Retaining, training and recruiting older workers will ensure you have the employees you need as fewer young people join the labour market.
Many people may need to work longer in response to the increase of the State Pension age which will rise to 66 by 2020 and 67 by 2028.
But the gains are about quality as much as quantity. Employers report many benefits to employing older people as part of a multi-generational workforce – and also record the risks of not doing so.
- a broader range of skills and experience
- transfer of skills across the workforce through mentoring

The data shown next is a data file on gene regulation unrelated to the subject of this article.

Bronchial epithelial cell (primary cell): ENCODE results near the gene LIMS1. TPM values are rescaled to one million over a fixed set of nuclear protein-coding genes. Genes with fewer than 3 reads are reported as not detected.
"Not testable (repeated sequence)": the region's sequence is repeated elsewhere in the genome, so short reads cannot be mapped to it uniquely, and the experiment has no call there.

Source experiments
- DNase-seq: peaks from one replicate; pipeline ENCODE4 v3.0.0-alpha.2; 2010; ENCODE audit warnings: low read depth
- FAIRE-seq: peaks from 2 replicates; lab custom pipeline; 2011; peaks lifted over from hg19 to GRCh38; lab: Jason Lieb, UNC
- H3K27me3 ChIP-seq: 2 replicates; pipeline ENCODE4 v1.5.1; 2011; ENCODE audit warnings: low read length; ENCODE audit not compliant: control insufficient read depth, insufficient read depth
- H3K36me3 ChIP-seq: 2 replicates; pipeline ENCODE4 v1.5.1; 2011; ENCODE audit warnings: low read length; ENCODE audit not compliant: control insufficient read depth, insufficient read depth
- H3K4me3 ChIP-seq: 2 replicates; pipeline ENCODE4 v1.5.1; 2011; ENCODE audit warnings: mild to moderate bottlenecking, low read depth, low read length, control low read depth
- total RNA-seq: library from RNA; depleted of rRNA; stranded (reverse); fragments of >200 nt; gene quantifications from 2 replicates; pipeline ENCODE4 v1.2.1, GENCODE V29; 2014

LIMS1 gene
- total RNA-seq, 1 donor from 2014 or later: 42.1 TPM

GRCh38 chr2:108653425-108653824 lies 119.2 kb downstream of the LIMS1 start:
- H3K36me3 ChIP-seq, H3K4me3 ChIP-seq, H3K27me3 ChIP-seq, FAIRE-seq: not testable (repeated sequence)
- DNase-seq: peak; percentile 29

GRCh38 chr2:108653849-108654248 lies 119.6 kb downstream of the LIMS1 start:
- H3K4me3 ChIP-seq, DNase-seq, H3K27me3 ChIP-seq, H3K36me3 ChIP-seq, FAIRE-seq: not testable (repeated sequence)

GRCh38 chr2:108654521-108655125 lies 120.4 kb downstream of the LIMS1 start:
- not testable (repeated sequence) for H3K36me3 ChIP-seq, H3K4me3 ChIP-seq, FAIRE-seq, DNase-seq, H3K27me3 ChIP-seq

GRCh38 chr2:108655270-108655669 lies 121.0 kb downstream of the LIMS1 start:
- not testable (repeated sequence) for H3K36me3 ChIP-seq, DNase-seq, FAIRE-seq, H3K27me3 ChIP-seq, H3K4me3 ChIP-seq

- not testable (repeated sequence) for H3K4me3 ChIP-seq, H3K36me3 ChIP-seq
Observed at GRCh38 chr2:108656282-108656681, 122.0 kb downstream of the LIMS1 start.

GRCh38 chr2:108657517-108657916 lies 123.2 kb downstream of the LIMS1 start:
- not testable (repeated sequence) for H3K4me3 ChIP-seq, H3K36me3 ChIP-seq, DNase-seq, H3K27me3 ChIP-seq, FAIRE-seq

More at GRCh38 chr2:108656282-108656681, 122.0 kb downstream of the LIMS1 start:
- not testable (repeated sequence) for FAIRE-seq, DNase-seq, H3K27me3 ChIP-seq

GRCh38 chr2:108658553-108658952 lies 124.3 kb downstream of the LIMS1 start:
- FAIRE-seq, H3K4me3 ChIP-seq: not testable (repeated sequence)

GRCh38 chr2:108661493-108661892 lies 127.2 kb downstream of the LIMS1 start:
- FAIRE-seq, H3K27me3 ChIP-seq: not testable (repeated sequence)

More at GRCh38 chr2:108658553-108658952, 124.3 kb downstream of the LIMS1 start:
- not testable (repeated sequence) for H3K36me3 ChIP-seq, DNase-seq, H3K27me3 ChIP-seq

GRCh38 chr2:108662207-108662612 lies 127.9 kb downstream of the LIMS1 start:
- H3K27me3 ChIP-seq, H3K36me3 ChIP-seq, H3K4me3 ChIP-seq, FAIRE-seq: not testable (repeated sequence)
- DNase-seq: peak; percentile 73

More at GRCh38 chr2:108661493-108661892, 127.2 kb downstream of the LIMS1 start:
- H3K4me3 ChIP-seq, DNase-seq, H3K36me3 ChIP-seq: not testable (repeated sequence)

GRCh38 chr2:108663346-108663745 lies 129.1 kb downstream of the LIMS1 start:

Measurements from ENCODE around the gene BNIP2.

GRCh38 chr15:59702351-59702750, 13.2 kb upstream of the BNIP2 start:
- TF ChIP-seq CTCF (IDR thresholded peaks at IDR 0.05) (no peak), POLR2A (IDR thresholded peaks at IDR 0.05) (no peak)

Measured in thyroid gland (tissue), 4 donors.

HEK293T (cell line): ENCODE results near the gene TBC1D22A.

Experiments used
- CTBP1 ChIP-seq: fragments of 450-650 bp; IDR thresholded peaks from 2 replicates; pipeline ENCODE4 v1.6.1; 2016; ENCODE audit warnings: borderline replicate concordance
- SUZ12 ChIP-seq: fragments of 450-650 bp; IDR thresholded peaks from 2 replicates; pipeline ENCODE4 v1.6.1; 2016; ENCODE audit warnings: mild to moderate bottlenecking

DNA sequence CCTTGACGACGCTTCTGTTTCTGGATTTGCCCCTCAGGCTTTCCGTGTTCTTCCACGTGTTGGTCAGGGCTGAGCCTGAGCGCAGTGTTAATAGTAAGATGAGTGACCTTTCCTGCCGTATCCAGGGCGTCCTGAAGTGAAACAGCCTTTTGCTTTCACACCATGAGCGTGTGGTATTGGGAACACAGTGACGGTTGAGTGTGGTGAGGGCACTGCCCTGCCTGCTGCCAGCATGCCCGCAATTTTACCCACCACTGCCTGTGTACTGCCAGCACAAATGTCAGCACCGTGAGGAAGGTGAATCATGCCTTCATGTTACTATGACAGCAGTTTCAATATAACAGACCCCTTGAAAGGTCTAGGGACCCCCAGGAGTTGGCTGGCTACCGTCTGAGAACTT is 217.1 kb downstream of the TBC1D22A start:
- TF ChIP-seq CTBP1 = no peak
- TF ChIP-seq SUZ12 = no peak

- older workers tend to stay longer so you benefit from lower staff turnover and therefore recruitment costs
- improved staff morale
- opportunity to mirror customers – who are also ageing!
- loyal, reliable, committed and conscientious
- skills shortage that will impact your business
- loss of longstanding workers’ experience and knowledge
- underperformance of staff demotivated by lack of development opportunities
- premature exit of staff through lack of flexible work or phased retirement options
- age discrimination claims and associated costs
- unnecessary and expensive recruitment costs.